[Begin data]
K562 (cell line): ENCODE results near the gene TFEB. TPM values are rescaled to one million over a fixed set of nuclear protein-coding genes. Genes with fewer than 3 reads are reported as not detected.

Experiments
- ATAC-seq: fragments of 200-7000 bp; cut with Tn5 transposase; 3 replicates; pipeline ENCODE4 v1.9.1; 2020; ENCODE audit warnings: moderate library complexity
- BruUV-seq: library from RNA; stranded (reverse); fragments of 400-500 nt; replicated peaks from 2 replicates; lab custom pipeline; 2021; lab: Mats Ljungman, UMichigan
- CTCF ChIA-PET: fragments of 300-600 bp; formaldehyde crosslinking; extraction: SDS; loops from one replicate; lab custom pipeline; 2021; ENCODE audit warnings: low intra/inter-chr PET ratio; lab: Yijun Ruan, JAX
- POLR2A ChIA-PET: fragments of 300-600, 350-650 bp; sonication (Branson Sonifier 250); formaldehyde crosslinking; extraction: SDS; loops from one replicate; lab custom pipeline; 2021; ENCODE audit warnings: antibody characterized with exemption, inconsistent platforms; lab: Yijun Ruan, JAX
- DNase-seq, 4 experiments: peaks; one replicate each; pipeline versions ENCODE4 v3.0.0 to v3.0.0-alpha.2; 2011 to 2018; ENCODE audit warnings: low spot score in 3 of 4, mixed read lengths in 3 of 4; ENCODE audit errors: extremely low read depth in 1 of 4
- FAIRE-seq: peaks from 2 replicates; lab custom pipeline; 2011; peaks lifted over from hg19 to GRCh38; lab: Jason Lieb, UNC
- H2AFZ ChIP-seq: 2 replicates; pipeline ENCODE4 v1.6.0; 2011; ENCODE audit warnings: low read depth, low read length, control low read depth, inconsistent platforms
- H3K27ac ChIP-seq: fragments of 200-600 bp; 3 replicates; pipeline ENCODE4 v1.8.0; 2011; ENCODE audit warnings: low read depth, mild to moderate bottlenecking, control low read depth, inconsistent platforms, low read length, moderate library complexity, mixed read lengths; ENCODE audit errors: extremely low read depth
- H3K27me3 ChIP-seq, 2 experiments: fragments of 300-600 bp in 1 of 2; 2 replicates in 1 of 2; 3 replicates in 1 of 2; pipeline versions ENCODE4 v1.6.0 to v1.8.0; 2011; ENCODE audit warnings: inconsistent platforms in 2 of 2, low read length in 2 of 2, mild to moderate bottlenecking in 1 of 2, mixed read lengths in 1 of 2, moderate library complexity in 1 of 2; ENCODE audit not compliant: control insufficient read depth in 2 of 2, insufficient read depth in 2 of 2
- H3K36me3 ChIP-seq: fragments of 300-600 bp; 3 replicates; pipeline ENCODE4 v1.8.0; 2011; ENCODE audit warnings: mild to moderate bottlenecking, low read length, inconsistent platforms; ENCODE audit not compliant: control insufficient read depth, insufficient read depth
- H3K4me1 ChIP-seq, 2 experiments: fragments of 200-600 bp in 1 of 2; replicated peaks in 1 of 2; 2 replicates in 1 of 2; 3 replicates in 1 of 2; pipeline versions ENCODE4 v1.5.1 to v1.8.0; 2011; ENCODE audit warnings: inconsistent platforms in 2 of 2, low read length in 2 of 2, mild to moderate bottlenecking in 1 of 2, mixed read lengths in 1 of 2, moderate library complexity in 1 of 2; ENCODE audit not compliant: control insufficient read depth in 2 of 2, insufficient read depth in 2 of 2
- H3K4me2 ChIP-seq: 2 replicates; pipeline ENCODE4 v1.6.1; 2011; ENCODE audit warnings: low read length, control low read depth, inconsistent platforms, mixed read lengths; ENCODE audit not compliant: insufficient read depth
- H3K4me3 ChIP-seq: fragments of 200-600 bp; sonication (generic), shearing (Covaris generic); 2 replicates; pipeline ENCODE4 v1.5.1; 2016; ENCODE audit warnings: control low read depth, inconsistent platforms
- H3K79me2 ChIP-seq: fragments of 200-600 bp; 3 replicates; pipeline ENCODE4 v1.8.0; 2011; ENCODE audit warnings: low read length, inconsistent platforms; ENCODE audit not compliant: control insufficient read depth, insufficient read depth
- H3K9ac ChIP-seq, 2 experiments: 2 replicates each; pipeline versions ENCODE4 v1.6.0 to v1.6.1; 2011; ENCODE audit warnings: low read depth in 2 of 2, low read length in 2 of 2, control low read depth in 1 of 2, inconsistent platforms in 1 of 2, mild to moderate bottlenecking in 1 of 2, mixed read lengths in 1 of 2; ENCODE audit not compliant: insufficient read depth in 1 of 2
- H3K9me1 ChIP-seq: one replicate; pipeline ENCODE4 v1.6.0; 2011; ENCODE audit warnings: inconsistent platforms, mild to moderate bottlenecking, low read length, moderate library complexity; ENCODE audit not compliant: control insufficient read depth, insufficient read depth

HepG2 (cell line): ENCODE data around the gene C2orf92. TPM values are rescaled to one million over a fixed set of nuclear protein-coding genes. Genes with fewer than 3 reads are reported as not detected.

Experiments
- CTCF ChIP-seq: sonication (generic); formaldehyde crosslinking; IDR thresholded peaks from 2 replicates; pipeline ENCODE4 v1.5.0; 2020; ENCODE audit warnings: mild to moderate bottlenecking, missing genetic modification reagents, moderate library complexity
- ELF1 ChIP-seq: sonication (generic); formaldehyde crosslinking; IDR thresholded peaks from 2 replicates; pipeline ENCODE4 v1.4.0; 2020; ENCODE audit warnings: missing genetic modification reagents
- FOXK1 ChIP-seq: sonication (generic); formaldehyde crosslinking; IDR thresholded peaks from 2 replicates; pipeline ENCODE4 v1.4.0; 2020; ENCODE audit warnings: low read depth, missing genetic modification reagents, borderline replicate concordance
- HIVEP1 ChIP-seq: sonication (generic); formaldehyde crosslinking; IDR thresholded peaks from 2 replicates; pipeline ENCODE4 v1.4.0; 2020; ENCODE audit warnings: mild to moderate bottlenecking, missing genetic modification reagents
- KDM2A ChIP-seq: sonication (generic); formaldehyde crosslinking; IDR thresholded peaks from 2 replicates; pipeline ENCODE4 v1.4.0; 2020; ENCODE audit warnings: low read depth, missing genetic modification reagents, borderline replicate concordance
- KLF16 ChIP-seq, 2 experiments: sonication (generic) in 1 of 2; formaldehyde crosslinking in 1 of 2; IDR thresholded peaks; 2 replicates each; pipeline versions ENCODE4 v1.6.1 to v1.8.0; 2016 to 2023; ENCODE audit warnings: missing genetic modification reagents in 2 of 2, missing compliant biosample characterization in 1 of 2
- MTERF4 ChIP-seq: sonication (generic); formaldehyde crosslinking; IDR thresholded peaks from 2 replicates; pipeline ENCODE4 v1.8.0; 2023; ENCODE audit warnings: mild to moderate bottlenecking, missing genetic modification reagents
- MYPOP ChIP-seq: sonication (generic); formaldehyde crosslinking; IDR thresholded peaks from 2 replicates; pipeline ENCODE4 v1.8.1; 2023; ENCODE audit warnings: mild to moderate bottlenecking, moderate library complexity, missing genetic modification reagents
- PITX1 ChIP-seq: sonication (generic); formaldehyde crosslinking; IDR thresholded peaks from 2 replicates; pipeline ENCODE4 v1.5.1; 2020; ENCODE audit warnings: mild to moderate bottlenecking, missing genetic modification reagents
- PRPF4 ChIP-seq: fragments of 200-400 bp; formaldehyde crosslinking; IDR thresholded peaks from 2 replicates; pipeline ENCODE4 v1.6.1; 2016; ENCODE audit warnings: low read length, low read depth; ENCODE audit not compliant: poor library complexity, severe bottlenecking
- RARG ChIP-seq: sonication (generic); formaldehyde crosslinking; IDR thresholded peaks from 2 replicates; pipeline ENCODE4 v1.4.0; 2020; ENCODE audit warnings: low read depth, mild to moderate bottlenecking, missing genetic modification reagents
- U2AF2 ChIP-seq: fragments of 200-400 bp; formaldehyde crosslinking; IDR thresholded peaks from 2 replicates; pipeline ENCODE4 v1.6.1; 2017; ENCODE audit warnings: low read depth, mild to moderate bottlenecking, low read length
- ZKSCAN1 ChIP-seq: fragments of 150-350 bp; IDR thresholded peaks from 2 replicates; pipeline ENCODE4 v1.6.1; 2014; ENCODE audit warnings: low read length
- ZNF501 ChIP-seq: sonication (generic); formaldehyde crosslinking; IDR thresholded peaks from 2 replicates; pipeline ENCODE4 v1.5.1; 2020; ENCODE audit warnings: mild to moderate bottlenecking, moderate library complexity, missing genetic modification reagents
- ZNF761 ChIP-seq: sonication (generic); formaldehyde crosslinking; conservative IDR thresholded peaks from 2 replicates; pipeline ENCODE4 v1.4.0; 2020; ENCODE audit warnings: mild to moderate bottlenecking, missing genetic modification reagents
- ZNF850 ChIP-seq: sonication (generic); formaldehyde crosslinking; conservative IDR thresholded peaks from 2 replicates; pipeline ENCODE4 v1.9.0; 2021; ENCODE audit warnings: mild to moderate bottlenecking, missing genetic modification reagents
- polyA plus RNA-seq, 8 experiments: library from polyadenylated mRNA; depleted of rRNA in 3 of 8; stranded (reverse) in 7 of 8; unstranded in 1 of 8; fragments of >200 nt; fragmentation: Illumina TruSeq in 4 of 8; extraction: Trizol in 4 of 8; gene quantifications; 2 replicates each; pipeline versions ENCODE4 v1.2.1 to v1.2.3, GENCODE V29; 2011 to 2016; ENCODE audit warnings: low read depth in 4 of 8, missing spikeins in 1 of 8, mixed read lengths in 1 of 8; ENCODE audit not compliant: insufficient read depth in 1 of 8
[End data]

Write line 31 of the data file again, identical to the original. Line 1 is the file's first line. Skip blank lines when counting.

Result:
- RARG ChIP-seq: sonication (generic); formaldehyde crosslinking; IDR thresholded peaks from 2 replicates; pipeline ENCODE4 v1.4.0; 2020; ENCODE audit warnings: low read depth, mild to moderate bottlenecking, missing genetic modification reagents